"Answer, but don’t open your door" - Hsoi

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oljames3
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"Answer, but don’t open your door" - Hsoi

#1

Post by oljames3 » Tue Jun 19, 2018 8:09 am

This is why it’s critical you ANSWER your door. It’s important to let them know someone is home. That’s why they are knocking – to determine if someone is home or not.

BUT this does NOT mean you have to OPEN your door. In fact, do NOT open your door (this doesn’t mean open the main door and leave the storm door locked — open NO door, so they cannot see inside and you keep as many barriers between you and them).
https://blog.hsoi.com/2018/06/02/answer ... -your-door
O. Lee James, III Captain, US Army (Retired 2012), Honorable Order of St. Barbara
2/19FA, 1st Cavalry Division 73-78; 56FA BDE (Pershing) 78-81
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Re: "Answer, but don’t open your door" - Hsoi

#2

Post by Abraham » Tue Jun 19, 2018 9:35 am

I accessed the blog and nothing opened up for me.

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n5wmk
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Re: "Answer, but don’t open your door" - Hsoi

#3

Post by n5wmk » Tue Jun 19, 2018 9:45 am

The blog link worked fine for me. And it's good advice, makes you think.
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Re: "Answer, but don’t open your door" - Hsoi

#4

Post by oljames3 » Tue Jun 19, 2018 10:42 am

Abraham wrote:
Tue Jun 19, 2018 9:35 am
I accessed the blog and nothing opened up for me.
Sorry about that, Abraham. I tested it in different browsers and on different computers. You might try a different browser or clearing your cache and clicking again. John's post is worth the extra effort.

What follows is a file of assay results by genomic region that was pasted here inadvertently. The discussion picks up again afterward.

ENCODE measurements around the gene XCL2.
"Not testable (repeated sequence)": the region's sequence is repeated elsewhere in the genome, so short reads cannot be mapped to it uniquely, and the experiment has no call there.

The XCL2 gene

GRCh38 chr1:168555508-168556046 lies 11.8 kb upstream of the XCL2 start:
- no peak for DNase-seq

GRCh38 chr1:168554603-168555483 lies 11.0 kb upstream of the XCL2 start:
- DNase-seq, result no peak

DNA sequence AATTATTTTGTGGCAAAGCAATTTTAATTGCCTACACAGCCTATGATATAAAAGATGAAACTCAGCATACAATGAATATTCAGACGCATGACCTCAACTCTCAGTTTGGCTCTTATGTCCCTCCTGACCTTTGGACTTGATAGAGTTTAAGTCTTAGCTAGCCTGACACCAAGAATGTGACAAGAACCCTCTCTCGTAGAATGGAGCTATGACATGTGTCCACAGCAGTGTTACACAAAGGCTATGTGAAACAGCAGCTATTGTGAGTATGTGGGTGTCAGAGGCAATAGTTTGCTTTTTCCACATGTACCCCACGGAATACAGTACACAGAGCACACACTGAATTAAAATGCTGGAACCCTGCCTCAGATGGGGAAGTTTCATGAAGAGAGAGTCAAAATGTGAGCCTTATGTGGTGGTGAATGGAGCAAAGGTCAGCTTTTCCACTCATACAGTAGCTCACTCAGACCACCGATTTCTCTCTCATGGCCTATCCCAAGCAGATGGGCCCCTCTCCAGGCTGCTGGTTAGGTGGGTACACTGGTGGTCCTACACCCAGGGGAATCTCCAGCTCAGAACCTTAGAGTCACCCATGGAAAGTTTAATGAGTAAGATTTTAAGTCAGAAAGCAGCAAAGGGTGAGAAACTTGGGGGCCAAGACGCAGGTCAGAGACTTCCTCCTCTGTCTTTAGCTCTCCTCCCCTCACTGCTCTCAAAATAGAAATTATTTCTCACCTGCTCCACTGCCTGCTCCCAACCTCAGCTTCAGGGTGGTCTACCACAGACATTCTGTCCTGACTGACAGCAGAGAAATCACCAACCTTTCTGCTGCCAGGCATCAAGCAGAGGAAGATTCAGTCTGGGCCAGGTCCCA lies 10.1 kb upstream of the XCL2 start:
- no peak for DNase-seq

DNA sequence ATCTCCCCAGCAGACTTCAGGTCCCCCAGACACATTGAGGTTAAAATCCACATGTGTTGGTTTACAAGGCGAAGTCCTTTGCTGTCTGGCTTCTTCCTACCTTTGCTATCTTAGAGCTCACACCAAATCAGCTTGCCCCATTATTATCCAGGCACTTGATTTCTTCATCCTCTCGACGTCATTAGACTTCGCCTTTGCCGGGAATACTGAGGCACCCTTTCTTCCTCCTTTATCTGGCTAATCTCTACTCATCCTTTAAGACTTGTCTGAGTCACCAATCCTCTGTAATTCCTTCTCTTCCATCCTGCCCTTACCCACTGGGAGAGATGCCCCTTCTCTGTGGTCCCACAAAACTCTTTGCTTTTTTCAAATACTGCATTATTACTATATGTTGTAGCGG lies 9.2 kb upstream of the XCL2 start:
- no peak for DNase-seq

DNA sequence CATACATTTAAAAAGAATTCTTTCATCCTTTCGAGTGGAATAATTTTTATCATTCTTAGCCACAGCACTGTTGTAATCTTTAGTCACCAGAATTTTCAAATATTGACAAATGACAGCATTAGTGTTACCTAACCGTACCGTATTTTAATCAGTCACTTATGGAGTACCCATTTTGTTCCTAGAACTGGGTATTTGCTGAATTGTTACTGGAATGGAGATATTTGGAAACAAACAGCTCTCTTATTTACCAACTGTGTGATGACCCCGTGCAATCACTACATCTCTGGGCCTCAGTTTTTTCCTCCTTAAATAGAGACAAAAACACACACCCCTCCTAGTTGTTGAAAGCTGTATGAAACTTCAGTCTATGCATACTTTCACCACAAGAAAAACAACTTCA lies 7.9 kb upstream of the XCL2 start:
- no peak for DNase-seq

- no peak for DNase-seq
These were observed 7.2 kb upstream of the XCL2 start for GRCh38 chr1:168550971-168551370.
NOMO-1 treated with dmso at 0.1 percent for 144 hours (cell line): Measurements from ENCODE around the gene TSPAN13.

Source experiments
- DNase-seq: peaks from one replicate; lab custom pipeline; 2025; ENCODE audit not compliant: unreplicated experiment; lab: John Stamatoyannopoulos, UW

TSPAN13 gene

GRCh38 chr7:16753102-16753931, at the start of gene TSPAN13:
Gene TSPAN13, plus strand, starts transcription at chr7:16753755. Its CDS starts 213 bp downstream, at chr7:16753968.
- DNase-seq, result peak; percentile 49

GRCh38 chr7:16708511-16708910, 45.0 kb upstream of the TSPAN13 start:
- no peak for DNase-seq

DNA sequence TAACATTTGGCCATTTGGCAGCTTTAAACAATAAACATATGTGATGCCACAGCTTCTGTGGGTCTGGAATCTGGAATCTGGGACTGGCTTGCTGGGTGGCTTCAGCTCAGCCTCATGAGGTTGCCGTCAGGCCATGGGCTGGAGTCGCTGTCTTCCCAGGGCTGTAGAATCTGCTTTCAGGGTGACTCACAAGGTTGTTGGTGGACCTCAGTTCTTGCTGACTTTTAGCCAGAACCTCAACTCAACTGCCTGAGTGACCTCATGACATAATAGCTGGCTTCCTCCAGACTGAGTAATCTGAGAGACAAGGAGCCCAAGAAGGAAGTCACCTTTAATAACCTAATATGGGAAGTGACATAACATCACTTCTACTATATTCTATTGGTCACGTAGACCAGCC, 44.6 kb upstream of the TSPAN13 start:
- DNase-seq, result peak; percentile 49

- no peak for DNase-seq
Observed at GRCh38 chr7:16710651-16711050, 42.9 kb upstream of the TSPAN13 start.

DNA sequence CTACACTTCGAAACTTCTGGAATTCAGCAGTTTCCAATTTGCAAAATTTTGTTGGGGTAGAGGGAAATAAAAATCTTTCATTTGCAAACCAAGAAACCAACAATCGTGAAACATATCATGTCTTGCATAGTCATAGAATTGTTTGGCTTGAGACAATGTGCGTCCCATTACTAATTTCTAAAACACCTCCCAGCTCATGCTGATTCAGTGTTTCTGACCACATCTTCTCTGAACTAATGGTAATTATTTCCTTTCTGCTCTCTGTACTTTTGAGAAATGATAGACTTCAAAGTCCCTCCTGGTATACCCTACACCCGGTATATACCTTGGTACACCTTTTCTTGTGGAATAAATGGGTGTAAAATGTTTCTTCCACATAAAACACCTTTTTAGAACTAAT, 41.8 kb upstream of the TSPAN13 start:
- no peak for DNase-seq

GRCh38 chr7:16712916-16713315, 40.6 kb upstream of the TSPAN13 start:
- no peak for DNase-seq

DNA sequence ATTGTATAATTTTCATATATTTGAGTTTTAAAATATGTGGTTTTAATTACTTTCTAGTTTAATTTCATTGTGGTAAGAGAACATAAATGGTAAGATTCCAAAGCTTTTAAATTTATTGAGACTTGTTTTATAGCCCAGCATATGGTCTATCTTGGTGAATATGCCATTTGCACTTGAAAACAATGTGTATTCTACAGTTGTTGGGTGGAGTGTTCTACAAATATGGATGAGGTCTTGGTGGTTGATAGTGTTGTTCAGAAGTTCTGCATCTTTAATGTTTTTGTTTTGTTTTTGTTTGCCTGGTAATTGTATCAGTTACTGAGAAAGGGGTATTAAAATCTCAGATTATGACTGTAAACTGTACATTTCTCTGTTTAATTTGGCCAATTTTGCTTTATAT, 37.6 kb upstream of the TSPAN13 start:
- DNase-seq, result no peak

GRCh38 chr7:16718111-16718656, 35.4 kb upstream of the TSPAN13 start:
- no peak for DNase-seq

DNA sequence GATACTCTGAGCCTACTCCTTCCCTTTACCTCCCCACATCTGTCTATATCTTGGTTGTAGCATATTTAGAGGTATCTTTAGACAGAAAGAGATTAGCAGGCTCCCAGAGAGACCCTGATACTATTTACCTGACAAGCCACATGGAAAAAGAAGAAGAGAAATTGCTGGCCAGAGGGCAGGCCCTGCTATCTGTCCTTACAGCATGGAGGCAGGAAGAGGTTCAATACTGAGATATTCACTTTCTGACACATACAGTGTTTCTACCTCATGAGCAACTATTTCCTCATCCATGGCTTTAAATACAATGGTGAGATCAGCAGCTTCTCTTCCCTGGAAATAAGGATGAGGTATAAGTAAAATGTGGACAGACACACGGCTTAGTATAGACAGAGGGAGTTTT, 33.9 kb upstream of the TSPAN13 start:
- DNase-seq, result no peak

O. Lee James, III Captain, US Army (Retired 2012), Honorable Order of St. Barbara
2/19FA, 1st Cavalry Division 73-78; 56FA BDE (Pershing) 78-81
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Middle Age Russ
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Re: "Answer, but don’t open your door" - Hsoi

#5

Post by Middle Age Russ » Tue Jun 19, 2018 10:49 am

Great short essay on the subject... My short take is that we need to avoid normalcy bias and reprogram some of our typical or normal responses...

Crime, and potentially violent crime, have been with us since beginning of time. Though we are told that crime rates are falling, the news constantly informs us of criminal actions. Recognizing that as much as we hate to admit it crime can happen anywhere, we have to (re)evaluate our behaviors and responses on a risk spectrum -- both stakes and odds.

The odds of us encountering criminal activity when we answer and open our doors are, thankfully for most of us, extremely small. We try to choose relatively safe places to live, get to know our neighbors and keep an eye out in general for things that are out of the norm. All these are great for minimizing the chances of becoming a victim of a crime -- but nothing can completely eliminate all the chances.

The stakes at our homes are amplified and horrific when we contemplate events such as a home invasion. With this in mind, the middle-America "normal" response to a knock or ringing doorbell -- opening the door -- provides opportunity for that low-odds encounter to end tragically. So, since we recognize that crime sometimes comes calling at our doors, it's time to reprogram folks.
Russ
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Re: "Answer, but don’t open your door" - Hsoi

#6

Post by oljames3 » Tue Jun 19, 2018 11:03 am

Middle Age Russ wrote:
Tue Jun 19, 2018 10:49 am
Great short essay on the subject... My short take is that we need to avoid normalcy bias and reprogram some of our typical or normal responses...

Crime, and potentially violent crime, have been with us since beginning of time. Though we are told that crime rates are falling, the news constantly informs us of criminal actions. Recognizing that as much as we hate to admit it crime can happen anywhere, we have to (re)evaluate our behaviors and responses on a risk spectrum -- both stakes and odds.

The odds of us encountering criminal activity when we answer and open our doors are, thankfully for most of us, extremely small. We try to choose relatively safe places to live, get to know our neighbors and keep an eye out in general for things that are out of the norm. All these are great for minimizing the chances of becoming a victim of a crime -- but nothing can completely eliminate all the chances.

The stakes at our homes are amplified and horrific when we contemplate events such as a home invasion. With this in mind, the middle-America "normal" response to a knock or ringing doorbell -- opening the door -- provides opportunity for that low-odds encounter to end tragically. So, since we recognize that crime sometimes comes calling at our doors, it's time to reprogram folks.
Great point, Russ, about normalcy bias. https://en.wikipedia.org/wiki/Normalcy_bias